Over the last few years, there have been several tragic club fires with extremely high casualty rates, and even though the Ghost Ship in Oakland has been branded as an artist collective, it bears too many similarities to previous club fires for us to avoid discussing dangerous venues and sites. As I write, the death toll in Oakland has risen to 36 and the search for bodies has still not finished.

No official cause has been determined, but illegal residents, illegal parties, and too few and inadequate egress routes all contributed. These types of incidents are massive tragedies with no easy answers, and they are nightmarish scenarios for promoters, authorities and patrons alike.

In the UK, guidance specifically related to the important issue of fire prevention, was published after two serious incidents: the Summerland disaster in 1973, in which approximately 50 people died; and the Stardust in Dublin, where there were 48 fatalities, in 1981.

Unfortunately, not all other countries have followed suit.

It is just over a year since the tragic fire at the Colectiv club in Bucharest, Romania, where the illegal use of pyrotechnics led to the loss of 26 lives on-site and 38 others who later died in hospitals, making the total death toll 64. The incident sparked political demonstrations aptly named the Colectiv Revolution that eventually led to the resignation of the sitting government at the time.

The greatest risk for indoor venues is still that of fire and toxic smoke, and historically, the illegal or wrongful use of pyrotechnics. Locked exits or insufficient egress capacities and overcrowding are other common denominators for several of these high casualty incidents.

Fireworks started some of the deadliest nightclub fires in the world: in the US, The Station nightclub fire in Long Island (2003), killed 100 of the 462 people attending the show. Pyrotechnics set off by the band ignited sound insulation in the walls and ceiling around the stage, quickly engulfing the entire venue. At the República Cromañón in Buenos Aires, Argentina, 194 people died in 2004, following the use of a flare; and in Brazil, 242 people died of similar reasons in 2014. All of the above mentioned cases also had too many guests inside the venue at the time of the incidents (the worst example being in Argentina where they sold 3,500 tickets prior to the event, at a venue that was licensed for 1,041 people. It was estimated that an additional 1,000 people entered the premises before the incident occurred.)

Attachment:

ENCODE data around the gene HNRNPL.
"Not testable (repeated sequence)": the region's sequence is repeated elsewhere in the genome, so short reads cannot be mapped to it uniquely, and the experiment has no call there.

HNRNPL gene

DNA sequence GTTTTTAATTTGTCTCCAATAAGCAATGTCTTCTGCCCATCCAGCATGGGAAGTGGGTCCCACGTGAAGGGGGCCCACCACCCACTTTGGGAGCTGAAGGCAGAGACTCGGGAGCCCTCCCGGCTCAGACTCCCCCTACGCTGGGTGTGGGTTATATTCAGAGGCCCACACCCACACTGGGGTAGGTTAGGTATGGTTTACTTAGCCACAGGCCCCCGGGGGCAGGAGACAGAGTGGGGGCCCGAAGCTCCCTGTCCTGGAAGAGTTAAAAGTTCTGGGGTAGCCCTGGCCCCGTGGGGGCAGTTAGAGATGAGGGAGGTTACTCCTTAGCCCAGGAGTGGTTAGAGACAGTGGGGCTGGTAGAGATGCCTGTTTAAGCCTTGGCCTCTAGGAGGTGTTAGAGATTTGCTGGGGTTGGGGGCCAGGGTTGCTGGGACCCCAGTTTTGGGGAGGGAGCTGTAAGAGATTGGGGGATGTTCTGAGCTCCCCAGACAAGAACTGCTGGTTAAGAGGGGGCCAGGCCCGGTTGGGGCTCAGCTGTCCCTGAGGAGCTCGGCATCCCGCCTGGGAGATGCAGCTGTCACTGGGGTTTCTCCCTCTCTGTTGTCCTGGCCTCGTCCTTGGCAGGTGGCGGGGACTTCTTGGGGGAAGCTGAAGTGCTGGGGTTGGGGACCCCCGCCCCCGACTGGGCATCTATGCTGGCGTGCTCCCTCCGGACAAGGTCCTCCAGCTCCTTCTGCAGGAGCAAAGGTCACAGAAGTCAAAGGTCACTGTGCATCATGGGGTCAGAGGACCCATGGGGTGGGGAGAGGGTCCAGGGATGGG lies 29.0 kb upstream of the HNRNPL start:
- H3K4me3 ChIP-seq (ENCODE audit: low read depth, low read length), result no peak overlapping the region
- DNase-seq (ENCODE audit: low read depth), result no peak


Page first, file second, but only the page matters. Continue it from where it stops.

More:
“If you can’t get people out in time, don’t bother trying to get them in”

Looking at this from a pan-European perspective, we have even greater challenges, with different judiciary systems, different licensing laws, and in some countries, even a lack of licensing laws in terms of events. The kneejerk reaction of authorities in the wake of such events is to pass more, and often stricter regulations on venues and event organisers. Another problem is that said rules and regulations are very often made without any input from the industry or the industry practitioners, with the end result often being rules that are irrelevant or impossible to uphold.

So what can we as event organisers do?

Get involved
Interact with authorities and give them input on rules and legislations.You are the industry experts, but if you do not speak up, no one will listen. Voice your opinions at official hearings, and engage in dialogue with the licensing authorities.

Don’t cut costs on safety
In this day and age, there is a lot of pressure when promoting and producing shows. There is a demand for profit and the events we put on are scrutinised and measured from an economical perspective. But, cutting costs on health and safety leaves us vulnerable to serious incidents, and at the end of the day, the industry will lose more in terms of both reputation and revenue when struck by tragedies.

Make sure your venues are fit for purpose
As one of my old lecturers said: “If you can’t get people out in time, don’t bother trying to get them in.” Can the room hold the intended capacity? Does the venue look safe? Are the venue’s personnel well trained?

Use your experience and trust your instincts
As readers of this publication you have probably been putting on events for a long time. That gives you invaluable experience and knowledge of the live event industry. If something seems ‘off’ to you, act on it. Your gut feeling is very often your experience subconsciously reacting to an anomaly or an incorrect procedure. When in doubt, ask someone, or bring in a qualified person to answer your questions. In my experience, you are most likely to be right in your assessment that something is wrong. Trust your instincts, you owe it to yourself, your colleagues, your employees, your patrons, and the artists they pay to see.